Dorchester County Shows Its Muskrat Love
Susan Windsor was looking for a judge. Not a missing magistrate, but a volunteer willing to sample the entrees in the National Outdoor Show’s cooking contest. She needed three tasters. I was to become one of them.
The Outdoor Show is southern Dorchester County’s annual mid-winter block party, Olympics, and trade fair, and this neighborhood has a way of quickly assimilating visiting greenhorns like me. Scarcely 30 minutes after one of the show’s shuttle buses dropped us at South Dorchester K-8 School, Windsor had sweet-talked me into judging a competition whose essential ingredient I’d never before eaten. Her persuasiveness was even more impressive considering she’d never tasted muskrat either. “I’m not about to. I don’t eat it,” explained the friendly, busy lady who has organized the show’s legendary muskrat-cooking contest for the past six years.
Muskrat consumption is not for the digestively hesitant. If you hail from this marshy, timelessly serene corner of the county, you embrace your culinary birthright with gusto—or not. Personal judgments seem admirably absent here. But visitors learn that regardless of one’s inclination to devour them, the cult of muskrats—those buck-toothed, oddly adorable, breeds-like-a-bunny denizens of the marshes—still holds powerful sway.
Every winter since 1938, minus a World War II hiatus, Dorchester Countians have made the aquatic critter with the silken belly fur the centerpiece of the Outdoor Show, a celebration of sporting and cultural life that begins with a young ladies’ beauty pageant and culminates on the same twinkly lit stage with the self-proclaimed World Championship Muskrat Skinning contest.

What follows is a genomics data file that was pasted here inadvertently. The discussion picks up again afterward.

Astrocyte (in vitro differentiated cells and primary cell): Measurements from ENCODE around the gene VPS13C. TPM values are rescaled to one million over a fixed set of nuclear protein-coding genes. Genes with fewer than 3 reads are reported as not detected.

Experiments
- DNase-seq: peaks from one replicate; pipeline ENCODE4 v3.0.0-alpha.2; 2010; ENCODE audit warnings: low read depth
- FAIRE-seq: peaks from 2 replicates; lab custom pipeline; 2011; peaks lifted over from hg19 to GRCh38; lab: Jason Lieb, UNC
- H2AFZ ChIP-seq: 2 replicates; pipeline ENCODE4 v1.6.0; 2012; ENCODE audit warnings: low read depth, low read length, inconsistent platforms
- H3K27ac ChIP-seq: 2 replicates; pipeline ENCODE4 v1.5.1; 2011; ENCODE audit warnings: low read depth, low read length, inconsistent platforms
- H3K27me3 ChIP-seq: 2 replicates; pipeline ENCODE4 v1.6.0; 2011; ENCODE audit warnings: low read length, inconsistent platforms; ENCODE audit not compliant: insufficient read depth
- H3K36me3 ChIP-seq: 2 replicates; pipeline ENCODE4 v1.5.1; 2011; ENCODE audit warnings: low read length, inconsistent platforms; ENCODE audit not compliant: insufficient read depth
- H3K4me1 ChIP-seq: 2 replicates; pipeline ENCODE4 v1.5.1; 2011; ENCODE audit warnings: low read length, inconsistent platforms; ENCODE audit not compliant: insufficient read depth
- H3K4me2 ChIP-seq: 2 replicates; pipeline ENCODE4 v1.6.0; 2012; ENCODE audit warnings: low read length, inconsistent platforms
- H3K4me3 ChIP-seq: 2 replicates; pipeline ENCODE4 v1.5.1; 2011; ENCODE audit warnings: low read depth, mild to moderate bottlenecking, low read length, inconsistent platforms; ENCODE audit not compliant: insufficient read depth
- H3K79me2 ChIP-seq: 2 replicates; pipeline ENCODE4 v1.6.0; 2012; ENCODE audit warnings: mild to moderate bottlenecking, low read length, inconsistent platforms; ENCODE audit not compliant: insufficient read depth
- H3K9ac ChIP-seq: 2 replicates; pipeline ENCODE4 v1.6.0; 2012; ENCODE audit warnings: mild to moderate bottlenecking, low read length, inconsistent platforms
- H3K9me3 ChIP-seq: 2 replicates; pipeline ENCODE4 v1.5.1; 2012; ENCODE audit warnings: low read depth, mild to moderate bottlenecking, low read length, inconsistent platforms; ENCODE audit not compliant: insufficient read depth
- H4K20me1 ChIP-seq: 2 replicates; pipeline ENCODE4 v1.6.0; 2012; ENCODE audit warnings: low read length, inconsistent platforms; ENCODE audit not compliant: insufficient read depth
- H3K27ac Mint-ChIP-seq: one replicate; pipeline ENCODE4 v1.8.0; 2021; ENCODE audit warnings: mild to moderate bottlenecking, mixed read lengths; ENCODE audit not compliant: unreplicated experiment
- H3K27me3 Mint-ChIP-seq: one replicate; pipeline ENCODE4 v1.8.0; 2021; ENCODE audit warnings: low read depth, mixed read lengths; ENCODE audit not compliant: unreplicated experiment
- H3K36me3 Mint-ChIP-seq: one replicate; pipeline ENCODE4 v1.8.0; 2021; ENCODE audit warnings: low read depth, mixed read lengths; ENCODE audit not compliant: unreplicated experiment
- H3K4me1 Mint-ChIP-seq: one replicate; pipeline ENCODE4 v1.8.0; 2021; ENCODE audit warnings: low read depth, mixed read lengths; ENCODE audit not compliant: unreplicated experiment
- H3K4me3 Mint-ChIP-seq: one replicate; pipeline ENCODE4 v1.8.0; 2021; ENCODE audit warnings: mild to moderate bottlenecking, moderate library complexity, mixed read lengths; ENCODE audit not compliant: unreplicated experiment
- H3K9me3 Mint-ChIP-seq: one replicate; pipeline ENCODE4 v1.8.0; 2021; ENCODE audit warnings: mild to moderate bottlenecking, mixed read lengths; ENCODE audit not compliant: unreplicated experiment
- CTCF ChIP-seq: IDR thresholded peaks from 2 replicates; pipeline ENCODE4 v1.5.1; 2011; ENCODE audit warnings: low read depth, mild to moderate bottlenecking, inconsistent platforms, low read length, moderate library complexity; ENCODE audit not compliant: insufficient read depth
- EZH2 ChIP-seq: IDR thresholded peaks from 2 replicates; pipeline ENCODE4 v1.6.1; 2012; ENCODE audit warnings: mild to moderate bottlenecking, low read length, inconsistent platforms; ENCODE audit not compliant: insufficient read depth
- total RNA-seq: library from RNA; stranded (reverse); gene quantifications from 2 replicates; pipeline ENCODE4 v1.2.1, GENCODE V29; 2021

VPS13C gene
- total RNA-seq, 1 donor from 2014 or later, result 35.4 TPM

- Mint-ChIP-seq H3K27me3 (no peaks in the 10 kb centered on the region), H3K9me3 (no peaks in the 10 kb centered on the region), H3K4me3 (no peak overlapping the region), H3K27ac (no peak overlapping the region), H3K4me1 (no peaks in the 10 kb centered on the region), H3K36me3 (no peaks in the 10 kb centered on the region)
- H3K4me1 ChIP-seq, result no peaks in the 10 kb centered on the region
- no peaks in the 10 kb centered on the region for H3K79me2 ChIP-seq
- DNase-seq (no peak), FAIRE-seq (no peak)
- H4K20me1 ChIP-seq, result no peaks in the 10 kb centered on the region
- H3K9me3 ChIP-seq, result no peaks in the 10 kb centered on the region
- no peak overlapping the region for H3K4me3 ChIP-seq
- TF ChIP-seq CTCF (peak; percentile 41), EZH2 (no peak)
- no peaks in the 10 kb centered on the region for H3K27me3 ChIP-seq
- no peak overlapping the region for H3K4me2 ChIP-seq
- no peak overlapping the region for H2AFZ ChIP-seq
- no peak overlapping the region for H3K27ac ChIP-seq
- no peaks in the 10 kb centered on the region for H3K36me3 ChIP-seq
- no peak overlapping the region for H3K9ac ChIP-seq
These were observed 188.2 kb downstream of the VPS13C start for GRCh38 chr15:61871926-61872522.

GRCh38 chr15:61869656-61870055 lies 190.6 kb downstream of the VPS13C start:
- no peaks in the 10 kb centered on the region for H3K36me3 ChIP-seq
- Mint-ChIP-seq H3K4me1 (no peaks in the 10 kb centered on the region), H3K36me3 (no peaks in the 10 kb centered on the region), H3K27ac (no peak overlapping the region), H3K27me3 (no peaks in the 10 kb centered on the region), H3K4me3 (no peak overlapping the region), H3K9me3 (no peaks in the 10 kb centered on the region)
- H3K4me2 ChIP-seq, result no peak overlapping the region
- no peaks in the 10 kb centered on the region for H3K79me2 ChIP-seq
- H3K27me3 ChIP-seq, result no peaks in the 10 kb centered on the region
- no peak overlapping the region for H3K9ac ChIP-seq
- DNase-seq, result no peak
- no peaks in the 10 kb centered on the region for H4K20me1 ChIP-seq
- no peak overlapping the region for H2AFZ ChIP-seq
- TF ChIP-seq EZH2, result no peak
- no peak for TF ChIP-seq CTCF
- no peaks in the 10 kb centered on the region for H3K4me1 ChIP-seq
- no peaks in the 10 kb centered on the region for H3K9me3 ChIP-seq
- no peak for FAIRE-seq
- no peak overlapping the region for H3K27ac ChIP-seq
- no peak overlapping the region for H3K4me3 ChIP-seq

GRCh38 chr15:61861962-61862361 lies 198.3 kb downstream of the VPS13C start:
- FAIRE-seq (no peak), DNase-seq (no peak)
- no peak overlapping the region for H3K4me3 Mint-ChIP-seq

Golden Hill is a splotch of a place on the fringe of Blackwater National Wildlife Refuge about 15 miles southwest of Cambridge. For one Friday night and a Saturday in late February, when ice stills the tidal marshes and trapping season winds down, thousands of local residents and curious visitors converge on Golden Hill’s Eisenhower-era former high school for a celebration of muskrats, other native wildlife and “Dorchester County trappers, watermen and sportsmen,” a fair share of whom happen to be women.
Contestants vie for trophies and bragging rights in skills that haven’t lost Eastern Shore practicality: goose-, duck-, and turkey-calling; oyster-shucking, trotline-baiting, trap-setting and log-sawing. But the gold standard for Outdoor Show braggadocio goes to those who can trim the hide off a deceased muskrat faster and cleaner (no left-behind belly fur, no cut-off noses, no knife-nicked pelts) than their competitors, who, in the men’s and women’s divisions, are so numerous it takes two evenings to determine the champions. Saturday night’s finals pack the school gymnasium where proof of admission (your muskrat image-stamped hand) is required to cheer on the Abbotts, Flowerses, Foxwells and other Outdoor Show superstars.
The cooking contest is, by its nature, less cutthroat, but equally clan competitive. My foremost judging credential was that I wasn’t related to the mother-daughter duo who perennially dominate the event. If muskrat cooking had Top Chefs, Nellie Flowers and Rhonda Aaron would be national celebrities. (Actually, Aaron is a celebrity, in the sense that she appeared on Travel Channel’s Bizarre Foods show.)
Contest organizer Windsor corralled two other genetically impartial judges: another Marty, a professional chainsaw sculptor and former culinary student from suburban Philadelphia, and Mike, a local electrical contractor and outdoorsman who—unlike us Martys—had actually eaten muskrat. With hours to go before being sequestered with our taste buds and tally sheets, I headed to the cafeteria to sample the meat awaiting us.